What did the Government not want us to know? Despite receiving a report on September 28, Chris Hipkins released it the Friday before Christmas. I googled the report and found out why.
It is called the "Report of the Advisory Committee to oversee the implementation of the New Zealand Covid-19 Surveillance Plan and Testing Strategy". The report reveals our Covid testing plan was written by a veterinary epidemiologist. The plan was flawed. For eight months our borders were wide open.
If the report was released when it was received Labour could never have run a "Covid election".
The advisory committee was chaired by two safe pairs of hands, Heather Simpson, Helen Clark's former Chief of Staff and Sir Brian Roche, a civil service favourite. Both can be relied upon not to criticise any minister.
The report found that the Government did not have testing that was "fit for purpose" and the country needs a "more effective, coordinated and aligned approach" to "safeguarding our borders".
There is "poor communications both between and within, the Ministry of Health…a lack of appreciation of operational implications of directives; and poorly designed risk targeting of testing regimes, particularly at the border".
"It is clear to the Committee that reports of progress on issues did not always reflect concrete action on the ground." (We were lied to).
"Without exception government agencies we spoke to expressed concern at their inability to be 'heard' by the Ministry of Health."
"The Ministry of Health were seen as operating without full regard for the impact of and or understanding of the operationalisation impacts of their decisions."
"Health sector service providers expressed frustration at receiving last minute instructions for changes which they believed did not recognise much of what was already happening on the ground."
"Delays in making payments to service providers has increased dissatisfaction with the system and at times made for reluctance to increase testing rates."
GPs thought they were being told not to test patients showing symptoms.
The All-of Government Group has effectively become a "Rest of Government Unit", being everything other than Health.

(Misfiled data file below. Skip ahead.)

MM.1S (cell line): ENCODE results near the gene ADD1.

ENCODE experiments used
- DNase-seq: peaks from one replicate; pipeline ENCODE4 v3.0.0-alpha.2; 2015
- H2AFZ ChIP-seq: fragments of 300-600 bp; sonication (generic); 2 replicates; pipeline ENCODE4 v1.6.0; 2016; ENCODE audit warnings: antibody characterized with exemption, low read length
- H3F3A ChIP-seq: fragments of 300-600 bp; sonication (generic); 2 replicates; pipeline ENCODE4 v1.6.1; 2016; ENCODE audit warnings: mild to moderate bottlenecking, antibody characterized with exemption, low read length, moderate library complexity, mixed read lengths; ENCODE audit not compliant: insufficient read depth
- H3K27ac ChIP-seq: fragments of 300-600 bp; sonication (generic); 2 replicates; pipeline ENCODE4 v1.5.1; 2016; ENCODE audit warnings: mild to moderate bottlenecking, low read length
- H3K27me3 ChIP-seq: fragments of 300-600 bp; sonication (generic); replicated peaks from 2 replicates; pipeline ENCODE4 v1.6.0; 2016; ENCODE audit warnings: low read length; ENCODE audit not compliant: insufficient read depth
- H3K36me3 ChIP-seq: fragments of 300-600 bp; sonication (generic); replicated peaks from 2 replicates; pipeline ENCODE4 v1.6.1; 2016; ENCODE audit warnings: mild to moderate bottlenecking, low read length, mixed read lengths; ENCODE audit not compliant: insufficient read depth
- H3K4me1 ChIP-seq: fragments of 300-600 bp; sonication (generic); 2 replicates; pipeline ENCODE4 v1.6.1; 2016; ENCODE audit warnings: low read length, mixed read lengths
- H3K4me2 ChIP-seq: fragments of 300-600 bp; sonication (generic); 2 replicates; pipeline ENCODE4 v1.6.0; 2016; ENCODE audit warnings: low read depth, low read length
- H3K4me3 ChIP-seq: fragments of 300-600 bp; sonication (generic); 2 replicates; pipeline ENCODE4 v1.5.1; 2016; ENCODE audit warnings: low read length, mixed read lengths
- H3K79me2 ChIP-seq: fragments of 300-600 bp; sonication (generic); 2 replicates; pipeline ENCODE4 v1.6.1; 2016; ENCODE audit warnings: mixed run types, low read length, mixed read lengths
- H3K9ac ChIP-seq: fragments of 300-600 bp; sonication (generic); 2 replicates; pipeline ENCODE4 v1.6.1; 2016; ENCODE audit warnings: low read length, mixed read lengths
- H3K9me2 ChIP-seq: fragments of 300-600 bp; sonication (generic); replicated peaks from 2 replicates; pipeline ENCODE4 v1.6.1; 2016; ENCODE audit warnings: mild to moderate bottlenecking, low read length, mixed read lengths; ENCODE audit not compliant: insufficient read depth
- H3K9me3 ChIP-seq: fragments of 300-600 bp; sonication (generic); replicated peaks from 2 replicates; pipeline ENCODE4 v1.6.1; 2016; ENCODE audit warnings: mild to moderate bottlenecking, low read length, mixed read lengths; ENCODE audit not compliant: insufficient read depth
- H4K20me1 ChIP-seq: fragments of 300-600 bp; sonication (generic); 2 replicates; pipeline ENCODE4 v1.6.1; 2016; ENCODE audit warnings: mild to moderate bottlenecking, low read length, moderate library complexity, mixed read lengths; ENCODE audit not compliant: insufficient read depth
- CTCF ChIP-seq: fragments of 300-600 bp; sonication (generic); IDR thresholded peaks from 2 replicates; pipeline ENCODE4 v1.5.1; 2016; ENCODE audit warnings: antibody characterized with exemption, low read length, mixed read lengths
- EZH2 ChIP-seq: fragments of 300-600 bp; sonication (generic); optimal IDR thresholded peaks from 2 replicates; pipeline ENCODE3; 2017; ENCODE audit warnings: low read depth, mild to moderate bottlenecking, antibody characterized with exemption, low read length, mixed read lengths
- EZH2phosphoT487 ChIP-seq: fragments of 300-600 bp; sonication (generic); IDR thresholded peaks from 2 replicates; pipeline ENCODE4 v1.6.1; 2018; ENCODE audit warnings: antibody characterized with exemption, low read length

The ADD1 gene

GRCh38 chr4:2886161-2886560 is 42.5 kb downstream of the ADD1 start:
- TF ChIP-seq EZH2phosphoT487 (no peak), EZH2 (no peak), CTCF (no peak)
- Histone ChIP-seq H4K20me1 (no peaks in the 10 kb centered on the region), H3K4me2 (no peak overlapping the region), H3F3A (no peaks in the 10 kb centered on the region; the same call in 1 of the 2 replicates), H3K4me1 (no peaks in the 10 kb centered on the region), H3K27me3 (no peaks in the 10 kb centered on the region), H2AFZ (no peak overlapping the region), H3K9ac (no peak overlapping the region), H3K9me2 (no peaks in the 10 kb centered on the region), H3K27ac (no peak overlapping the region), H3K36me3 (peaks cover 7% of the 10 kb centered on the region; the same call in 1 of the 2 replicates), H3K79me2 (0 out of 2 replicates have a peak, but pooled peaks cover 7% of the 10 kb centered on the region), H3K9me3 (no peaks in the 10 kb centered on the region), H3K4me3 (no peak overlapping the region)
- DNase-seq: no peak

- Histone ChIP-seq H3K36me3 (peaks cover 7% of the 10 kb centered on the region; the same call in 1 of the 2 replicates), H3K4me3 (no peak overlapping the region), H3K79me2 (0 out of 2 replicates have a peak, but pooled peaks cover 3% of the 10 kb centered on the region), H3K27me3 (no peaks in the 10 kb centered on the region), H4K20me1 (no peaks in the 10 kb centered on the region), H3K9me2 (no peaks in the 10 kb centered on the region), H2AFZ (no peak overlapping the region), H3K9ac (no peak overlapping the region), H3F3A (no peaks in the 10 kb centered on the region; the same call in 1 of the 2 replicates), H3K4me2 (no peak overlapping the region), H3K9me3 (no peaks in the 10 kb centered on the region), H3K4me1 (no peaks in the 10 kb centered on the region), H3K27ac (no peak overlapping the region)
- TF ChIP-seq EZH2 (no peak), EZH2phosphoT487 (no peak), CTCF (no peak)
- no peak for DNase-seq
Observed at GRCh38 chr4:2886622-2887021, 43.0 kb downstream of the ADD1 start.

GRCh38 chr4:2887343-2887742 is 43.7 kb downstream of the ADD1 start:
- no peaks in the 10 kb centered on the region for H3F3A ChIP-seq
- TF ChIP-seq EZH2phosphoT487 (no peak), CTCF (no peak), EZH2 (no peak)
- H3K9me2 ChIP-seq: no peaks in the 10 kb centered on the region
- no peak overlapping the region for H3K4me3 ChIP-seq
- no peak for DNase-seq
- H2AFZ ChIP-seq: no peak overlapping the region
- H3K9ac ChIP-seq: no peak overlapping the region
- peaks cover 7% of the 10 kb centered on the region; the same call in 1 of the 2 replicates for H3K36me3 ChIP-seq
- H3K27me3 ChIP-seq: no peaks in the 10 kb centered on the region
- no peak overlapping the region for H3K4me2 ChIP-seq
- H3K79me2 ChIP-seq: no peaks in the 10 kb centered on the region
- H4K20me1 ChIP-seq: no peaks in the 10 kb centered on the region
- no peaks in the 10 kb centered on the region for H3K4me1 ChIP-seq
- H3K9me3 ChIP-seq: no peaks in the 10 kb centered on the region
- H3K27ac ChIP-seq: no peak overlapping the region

"Too often decision-making papers have gone to Cabinet with little or no real analysis of options… it should not be continuing eight months into an issue."
"Previously, the Director of Public Health would have been accountable for and have an independent role advising on pandemic issues." (He is still excluded).
"The Ministry of Health is not well informed on the details of how the economy or the social sector operates."
At September 28, "port orders still only apply to Auckland and Tauranga, despite the fact that there are ports all around the country processing cargo and crews every day. That represents a large gap in the security of the overall border".
After the first lockdown "better use could have been made in the 102 days to prepare for the inevitable outbreak…The resurgence plan was not well enough developed to have been tested before it was required for the live outbreak in Auckland".
The report criticised "the effect of labelling some groups as essential for testing and therefore other groups as non-essential…the aim should be for people with diabetes and the elderly not to become infected in the first place…testing should be offered to all people presenting with symptoms."
"All efforts should be made to introduce saliva testing as soon as possible." (This still has not been done).
The report lists 30 pages of incompetence. As Fred Dagg would say; "We do not know how lucky we are" to be Covid free.
The committee describes a visit to Auckland Airport and a managed isolation facility where they saw obvious failings such as inadequate cleaning. Why did ministers not notice these failings?
It gives little confidence in the roll out of the vaccine or the response to another community outbreak. The Government continues to rely on its Covid APP that the public finds too hard to use.
Jacinda Ardern promised her government's "first priority" is "transparency". Never have we received better PR and less transparency.
What I do not criticise is the commissioning of this report. It is how we learn lessons. The report says the pandemic has exposed fundamental weakness in our health sector. The Prime Minister admitted New Zealand adopted an eradication strategy because our hospitals could not cope with Covid. Instead of congratulatory knighthoods we need real leadership in health.
There will be more pandemics. This Government in its first year set up 75 inquiries but is yet to announce an inquiry into the pandemic of the century. Australia has already a royal commission into its response to Covid for aged care that has released a valuable report.
To be prepared it is vital New Zealand set up an independent royal commission into all aspects of the response to the pandemic.